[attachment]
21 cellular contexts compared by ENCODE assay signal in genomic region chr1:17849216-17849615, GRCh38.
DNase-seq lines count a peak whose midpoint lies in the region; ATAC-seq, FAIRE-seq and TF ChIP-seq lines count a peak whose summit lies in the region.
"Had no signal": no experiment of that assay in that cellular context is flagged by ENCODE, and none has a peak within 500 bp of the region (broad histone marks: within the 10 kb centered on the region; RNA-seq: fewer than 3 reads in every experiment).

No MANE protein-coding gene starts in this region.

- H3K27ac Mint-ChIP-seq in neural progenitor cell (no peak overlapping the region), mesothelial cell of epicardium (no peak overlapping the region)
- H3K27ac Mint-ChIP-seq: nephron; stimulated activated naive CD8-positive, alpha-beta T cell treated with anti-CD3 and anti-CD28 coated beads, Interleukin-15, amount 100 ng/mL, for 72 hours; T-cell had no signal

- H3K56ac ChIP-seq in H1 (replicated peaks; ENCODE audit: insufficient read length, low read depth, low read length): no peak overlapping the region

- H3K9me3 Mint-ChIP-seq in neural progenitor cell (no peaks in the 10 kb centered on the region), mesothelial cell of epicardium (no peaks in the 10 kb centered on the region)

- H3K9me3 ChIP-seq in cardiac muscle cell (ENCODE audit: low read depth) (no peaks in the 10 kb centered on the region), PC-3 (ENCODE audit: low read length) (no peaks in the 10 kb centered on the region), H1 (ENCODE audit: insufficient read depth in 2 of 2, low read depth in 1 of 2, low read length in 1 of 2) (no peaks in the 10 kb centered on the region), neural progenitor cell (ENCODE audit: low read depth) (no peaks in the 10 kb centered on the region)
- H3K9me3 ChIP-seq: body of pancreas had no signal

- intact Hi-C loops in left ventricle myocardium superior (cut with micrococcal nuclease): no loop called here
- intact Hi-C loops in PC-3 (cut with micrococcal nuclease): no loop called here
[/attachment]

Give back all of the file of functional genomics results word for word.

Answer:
21 cellular contexts compared by ENCODE assay signal in genomic region chr1:17849216-17849615, GRCh38.
DNase-seq lines count a peak whose midpoint lies in the region; ATAC-seq, FAIRE-seq and TF ChIP-seq lines count a peak whose summit lies in the region.
"Had no signal": no experiment of that assay in that cellular context is flagged by ENCODE, and none has a peak within 500 bp of the region (broad histone marks: within the 10 kb centered on the region; RNA-seq: fewer than 3 reads in every experiment).

No MANE protein-coding gene starts in this region.

- H3K27ac Mint-ChIP-seq in neural progenitor cell (no peak overlapping the region), mesothelial cell of epicardium (no peak overlapping the region)
- H3K27ac Mint-ChIP-seq: nephron; stimulated activated naive CD8-positive, alpha-beta T cell treated with anti-CD3 and anti-CD28 coated beads, Interleukin-15, amount 100 ng/mL, for 72 hours; T-cell had no signal

- H3K56ac ChIP-seq in H1 (replicated peaks; ENCODE audit: insufficient read length, low read depth, low read length): no peak overlapping the region

- H3K9me3 Mint-ChIP-seq in neural progenitor cell (no peaks in the 10 kb centered on the region), mesothelial cell of epicardium (no peaks in the 10 kb centered on the region)

- H3K9me3 ChIP-seq in cardiac muscle cell (ENCODE audit: low read depth) (no peaks in the 10 kb centered on the region), PC-3 (ENCODE audit: low read length) (no peaks in the 10 kb centered on the region), H1 (ENCODE audit: insufficient read depth in 2 of 2, low read depth in 1 of 2, low read length in 1 of 2) (no peaks in the 10 kb centered on the region), neural progenitor cell (ENCODE audit: low read depth) (no peaks in the 10 kb centered on the region)
- H3K9me3 ChIP-seq: body of pancreas had no signal

- intact Hi-C loops in left ventricle myocardium superior (cut with micrococcal nuclease): no loop called here
- intact Hi-C loops in PC-3 (cut with micrococcal nuclease): no loop called here